Optimization of a Ball Mill System by Implementing a Highly Efficient NEA DCX Ultra-Fine Classifier

by Dr. Daniel Karhoff and Andreas Henßen
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Optimization of a Ball Mill System by Implementing a Highly Efficient NEA DCX Ultra-Fine Classifier

NEUMAN & ESSER optimized an existing ball mill system at an Italian manufacturer of paints and pigments for the ceramic industry by replacing the existing classifier with a NEUMAN & ESSER DCX ultra-fine classifier. As a result, the plant now delivers 50% more throughput and a particle size distribution that the customer was previously unable to produce in continuous operation. The specific energy requirement of the plant was reduced by 30% due to the now uninterrupted service and the significantly increased throughput.

Many aged grinding systems are still doing their job today, but with performance data that are no longer up to date. Sophisticated products with high quality requirements can usually only be produced very inefficiently on these systems, and thus at high production costs. In order to make these otherwise reliable systems work almost as efficiently as modern units, modernization is often the best option to adapt them to the new requirements. A central element of such a modernization is the replacement of the classifier unit. This allows product quality and throughput to be increased, often considerably, and specific energy requirements to be reduced significantly, so that the system can continue to produce competitively for many years to come.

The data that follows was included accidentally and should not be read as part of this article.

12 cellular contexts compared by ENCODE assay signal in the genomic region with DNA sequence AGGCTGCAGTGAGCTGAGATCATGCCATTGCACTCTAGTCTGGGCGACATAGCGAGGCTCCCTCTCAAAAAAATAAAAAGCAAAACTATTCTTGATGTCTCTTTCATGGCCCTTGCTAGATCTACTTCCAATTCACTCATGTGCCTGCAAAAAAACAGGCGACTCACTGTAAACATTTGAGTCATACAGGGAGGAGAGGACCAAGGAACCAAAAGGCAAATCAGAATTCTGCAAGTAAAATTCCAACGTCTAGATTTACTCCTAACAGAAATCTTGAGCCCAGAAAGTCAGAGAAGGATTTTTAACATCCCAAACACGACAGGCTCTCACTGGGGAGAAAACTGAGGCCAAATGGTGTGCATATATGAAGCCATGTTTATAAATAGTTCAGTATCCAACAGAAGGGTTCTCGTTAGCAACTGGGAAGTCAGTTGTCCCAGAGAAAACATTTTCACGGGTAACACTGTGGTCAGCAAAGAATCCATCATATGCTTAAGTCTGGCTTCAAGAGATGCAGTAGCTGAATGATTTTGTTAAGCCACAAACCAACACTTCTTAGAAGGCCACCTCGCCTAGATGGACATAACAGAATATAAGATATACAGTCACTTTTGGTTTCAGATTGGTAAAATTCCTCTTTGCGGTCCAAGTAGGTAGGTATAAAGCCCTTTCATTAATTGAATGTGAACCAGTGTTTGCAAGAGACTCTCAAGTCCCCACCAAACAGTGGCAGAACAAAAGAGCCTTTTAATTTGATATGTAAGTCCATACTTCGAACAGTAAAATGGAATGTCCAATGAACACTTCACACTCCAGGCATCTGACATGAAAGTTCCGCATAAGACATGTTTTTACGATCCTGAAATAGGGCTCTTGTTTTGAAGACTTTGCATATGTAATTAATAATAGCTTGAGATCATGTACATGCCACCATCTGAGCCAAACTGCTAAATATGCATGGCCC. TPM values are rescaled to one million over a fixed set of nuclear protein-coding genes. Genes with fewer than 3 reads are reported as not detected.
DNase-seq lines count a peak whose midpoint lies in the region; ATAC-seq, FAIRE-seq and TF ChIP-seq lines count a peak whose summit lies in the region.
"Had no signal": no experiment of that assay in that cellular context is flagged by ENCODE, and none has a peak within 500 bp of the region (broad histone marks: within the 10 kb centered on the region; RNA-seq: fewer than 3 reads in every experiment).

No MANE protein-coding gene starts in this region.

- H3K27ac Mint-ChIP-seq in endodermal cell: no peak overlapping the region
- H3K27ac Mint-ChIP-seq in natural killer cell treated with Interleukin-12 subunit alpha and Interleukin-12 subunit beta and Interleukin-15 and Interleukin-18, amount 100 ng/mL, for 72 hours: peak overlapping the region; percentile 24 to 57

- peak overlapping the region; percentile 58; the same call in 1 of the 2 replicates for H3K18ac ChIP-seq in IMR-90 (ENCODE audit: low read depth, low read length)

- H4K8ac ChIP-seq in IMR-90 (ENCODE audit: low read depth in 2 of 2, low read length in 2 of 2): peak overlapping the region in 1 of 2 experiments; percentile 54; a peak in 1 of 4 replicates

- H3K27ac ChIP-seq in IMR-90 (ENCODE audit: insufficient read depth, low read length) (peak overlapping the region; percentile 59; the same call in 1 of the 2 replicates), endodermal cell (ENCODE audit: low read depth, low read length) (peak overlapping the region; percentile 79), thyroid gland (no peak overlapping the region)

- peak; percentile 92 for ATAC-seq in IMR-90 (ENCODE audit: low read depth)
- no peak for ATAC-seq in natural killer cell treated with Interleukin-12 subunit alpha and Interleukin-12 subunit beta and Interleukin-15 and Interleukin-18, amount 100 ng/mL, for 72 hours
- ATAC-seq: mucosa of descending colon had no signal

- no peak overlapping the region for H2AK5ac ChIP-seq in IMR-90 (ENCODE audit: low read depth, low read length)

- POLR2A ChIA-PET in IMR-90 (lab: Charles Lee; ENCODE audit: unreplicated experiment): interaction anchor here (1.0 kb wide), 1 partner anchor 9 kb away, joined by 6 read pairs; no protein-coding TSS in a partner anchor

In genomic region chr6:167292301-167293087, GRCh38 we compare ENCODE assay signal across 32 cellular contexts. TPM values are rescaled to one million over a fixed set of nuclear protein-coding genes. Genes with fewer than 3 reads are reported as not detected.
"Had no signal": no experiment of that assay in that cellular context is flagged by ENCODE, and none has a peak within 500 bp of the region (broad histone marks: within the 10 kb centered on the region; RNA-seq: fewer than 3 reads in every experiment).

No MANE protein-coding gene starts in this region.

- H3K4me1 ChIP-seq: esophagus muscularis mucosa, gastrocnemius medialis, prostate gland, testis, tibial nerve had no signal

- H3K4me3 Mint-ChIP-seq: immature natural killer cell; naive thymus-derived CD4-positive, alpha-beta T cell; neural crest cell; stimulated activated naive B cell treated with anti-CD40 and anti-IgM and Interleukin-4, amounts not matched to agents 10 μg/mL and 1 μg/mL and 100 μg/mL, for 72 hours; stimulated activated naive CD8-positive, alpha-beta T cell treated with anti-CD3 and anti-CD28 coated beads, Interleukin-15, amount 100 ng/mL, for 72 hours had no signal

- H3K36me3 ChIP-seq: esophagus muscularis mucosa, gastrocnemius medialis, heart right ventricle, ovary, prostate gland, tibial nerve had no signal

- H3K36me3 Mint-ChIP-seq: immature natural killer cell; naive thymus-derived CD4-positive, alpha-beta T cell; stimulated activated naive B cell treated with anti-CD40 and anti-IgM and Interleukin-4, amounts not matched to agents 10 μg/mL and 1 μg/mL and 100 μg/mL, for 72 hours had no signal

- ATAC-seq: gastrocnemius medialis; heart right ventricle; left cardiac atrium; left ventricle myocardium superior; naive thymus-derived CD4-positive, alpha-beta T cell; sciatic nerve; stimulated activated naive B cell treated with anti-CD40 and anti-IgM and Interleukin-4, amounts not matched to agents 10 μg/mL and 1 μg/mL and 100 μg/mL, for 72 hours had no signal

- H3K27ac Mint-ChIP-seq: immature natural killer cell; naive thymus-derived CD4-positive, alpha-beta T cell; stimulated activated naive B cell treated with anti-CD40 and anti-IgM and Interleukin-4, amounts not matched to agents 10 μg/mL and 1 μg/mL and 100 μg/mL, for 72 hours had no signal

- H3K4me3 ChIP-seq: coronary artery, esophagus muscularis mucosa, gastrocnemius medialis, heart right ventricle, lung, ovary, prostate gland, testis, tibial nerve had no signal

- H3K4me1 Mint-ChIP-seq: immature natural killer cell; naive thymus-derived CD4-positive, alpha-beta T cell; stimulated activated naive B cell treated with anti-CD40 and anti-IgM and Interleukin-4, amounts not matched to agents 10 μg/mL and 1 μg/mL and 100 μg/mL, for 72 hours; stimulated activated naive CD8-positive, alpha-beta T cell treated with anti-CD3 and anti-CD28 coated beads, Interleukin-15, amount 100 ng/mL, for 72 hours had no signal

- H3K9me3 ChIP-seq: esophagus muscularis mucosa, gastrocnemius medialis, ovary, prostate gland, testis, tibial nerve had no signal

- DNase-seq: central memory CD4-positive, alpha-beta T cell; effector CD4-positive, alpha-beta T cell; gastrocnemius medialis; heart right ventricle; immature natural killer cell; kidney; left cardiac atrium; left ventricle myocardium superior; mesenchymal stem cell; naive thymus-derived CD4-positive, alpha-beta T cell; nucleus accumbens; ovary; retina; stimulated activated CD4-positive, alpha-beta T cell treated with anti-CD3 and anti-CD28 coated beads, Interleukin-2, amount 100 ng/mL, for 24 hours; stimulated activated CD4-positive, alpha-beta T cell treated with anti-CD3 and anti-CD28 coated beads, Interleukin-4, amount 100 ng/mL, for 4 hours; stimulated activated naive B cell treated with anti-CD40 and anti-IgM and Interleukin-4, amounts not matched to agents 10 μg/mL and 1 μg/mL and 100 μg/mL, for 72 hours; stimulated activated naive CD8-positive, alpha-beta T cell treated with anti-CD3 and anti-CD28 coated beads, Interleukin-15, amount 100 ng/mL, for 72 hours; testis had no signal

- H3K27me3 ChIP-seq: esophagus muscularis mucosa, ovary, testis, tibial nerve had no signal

Problem Definition

In the present case, a producer of colors and pigments located in northern Italy was experiencing difficulties with an existing ball mill. The desired product quality in terms of fineness and color could not be produced consistently. Every production run had to be stopped after a few days because the color of the pigment shifted during grinding. The reason for this color shift was a broadening of the particle size distribution. In particular, the increase in the proportion of particles < 1 µm correlated clearly with the undesired color shift. As soon as the material was outside the product specification, the plant had to be stopped and emptied. As a result, about 5 tons of scrap material were transported out of the mill each time and had to be disposed of. This process and the restarting of the grinding system was also time-consuming and in practice took about 24 hours.

Generating Solutions

Due to the described problems the customer contacted NEUMAN & ESSER to get information about possible alternative grinding principles to produce the desired product in a controlled, continuous process. Impact grinding on a fine impact classifier mill and comminution on a jet mill were investigated. It was found that the jet mill process in particular has the disadvantage of an very high specific energy requirement. Therefore, the question arose whether the existing ball mill system could be upgraded for continuous production of a high-quality product by optimizing the settings or replacing individual components. For this purpose, an observation of the existing system was carried out, during which all process parameters (drive power, air volumes, mass flow, fineness etc.) as well as the complete geometry of the system were recorded.